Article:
Sulfur Dioxide Monitoring Aligned with New National Standards
By Wendy Osher
The state Department of Health has revised its sulfur dioxide advisory levels. The revisions were made to align state monitoring with new national standards and to better protect people with asthma.
Sulfur dioxide levels in Hawaii increase when gas is emitted from the Kilauea volcano. The emissions are an irritant to those with asthma and other respiratory ailments.
The public can obtain near-time information on SO2 levels online at http://www.hiso2index.info/. Monitoring is conducted in Pahala, Ocean View, Hilo, Mountain View, Puna, and Kona on the Big Island. The effect of sulfur dioxide on communities varies widely depending on wind and weather conditions.
The Environmental Protection Agency’s new 1-hour sulfur dioxide (SO2) standard is 75 ppb. Hawaii’s color-coded monitoring system was developed in 2008 to make it easier for people to understand quickly whether sulfur dioxide is reaching unhealthy levels in their communities. The six colors correspond to different levels of health concern ranging from “good” to “hazardous”. Based on updated health effects and information from the EPA, the DOH is revising the SO2 advisory levels for the Green-“Good,” Yellow –“Moderate” and Orange-“Unhealthy for Sensitive Individuals.”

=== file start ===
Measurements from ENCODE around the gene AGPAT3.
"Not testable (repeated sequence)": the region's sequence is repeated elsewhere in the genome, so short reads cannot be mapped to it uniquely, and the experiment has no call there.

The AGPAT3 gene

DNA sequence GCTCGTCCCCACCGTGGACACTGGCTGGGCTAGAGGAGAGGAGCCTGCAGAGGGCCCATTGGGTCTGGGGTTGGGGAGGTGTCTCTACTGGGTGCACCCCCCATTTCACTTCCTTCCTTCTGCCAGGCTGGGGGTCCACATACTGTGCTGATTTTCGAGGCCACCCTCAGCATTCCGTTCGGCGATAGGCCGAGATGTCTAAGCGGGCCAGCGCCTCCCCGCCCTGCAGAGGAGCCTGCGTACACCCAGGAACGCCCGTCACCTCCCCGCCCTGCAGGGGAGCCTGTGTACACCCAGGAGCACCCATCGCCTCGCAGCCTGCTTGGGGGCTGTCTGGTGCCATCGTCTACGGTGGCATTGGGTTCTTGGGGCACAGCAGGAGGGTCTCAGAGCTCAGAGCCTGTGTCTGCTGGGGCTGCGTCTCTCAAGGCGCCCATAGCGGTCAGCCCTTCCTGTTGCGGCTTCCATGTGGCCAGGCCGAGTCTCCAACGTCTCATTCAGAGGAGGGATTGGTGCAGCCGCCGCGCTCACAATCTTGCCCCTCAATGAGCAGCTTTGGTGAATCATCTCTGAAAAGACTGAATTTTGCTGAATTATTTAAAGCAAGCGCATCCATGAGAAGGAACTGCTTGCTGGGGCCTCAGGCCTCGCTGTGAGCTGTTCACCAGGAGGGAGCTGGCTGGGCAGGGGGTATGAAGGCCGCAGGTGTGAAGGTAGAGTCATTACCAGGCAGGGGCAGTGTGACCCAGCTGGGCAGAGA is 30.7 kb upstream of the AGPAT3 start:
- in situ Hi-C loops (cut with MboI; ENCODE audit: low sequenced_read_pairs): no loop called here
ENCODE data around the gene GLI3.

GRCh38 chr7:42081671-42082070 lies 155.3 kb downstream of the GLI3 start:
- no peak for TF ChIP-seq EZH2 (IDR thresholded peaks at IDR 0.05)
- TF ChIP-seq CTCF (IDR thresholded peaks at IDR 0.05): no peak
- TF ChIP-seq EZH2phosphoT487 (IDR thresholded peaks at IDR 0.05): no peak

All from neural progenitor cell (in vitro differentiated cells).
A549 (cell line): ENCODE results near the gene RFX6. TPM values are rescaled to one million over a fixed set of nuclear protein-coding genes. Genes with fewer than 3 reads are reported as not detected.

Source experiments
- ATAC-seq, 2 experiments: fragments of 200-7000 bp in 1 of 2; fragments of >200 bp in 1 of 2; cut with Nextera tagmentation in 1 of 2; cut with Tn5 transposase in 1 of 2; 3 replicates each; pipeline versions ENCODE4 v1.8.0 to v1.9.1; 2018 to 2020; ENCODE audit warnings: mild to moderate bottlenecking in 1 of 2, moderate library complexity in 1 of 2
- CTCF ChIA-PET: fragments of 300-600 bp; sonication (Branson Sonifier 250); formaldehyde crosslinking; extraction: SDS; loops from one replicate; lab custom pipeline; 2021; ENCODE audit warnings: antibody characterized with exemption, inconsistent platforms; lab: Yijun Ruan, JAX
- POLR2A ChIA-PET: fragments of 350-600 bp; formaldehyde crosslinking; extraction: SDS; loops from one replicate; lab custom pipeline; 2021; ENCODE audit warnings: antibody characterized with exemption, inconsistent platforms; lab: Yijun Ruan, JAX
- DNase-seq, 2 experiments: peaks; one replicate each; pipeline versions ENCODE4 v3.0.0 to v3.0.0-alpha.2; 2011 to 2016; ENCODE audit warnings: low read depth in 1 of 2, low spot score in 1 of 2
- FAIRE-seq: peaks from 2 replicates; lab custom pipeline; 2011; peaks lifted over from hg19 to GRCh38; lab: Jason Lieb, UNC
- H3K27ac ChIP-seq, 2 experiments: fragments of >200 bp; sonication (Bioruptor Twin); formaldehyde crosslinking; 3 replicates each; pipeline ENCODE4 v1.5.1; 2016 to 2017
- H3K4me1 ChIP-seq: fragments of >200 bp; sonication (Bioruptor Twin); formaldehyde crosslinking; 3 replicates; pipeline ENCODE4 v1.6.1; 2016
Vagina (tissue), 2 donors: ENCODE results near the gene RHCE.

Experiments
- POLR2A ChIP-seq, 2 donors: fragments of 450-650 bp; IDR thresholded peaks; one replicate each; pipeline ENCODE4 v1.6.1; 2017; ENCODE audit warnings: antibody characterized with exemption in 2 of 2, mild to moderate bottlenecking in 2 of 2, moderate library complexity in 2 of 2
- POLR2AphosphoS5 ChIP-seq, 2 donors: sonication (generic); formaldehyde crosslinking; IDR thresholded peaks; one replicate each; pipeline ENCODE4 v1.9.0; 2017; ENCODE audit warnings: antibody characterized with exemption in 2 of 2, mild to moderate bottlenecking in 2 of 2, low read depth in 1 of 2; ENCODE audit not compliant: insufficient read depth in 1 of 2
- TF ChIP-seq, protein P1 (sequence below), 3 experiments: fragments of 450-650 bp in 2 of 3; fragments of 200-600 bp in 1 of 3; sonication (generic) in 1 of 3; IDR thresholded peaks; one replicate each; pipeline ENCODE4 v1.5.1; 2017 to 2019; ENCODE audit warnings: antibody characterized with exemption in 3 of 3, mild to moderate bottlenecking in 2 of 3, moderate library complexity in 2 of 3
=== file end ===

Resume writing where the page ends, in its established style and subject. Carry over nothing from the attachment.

“We still caution the public to rely on how they personally respond to SO2 in the air and not just on the DOH air monitors to make decisions,” said Gary Gill, Deputy Director for Environmental Health.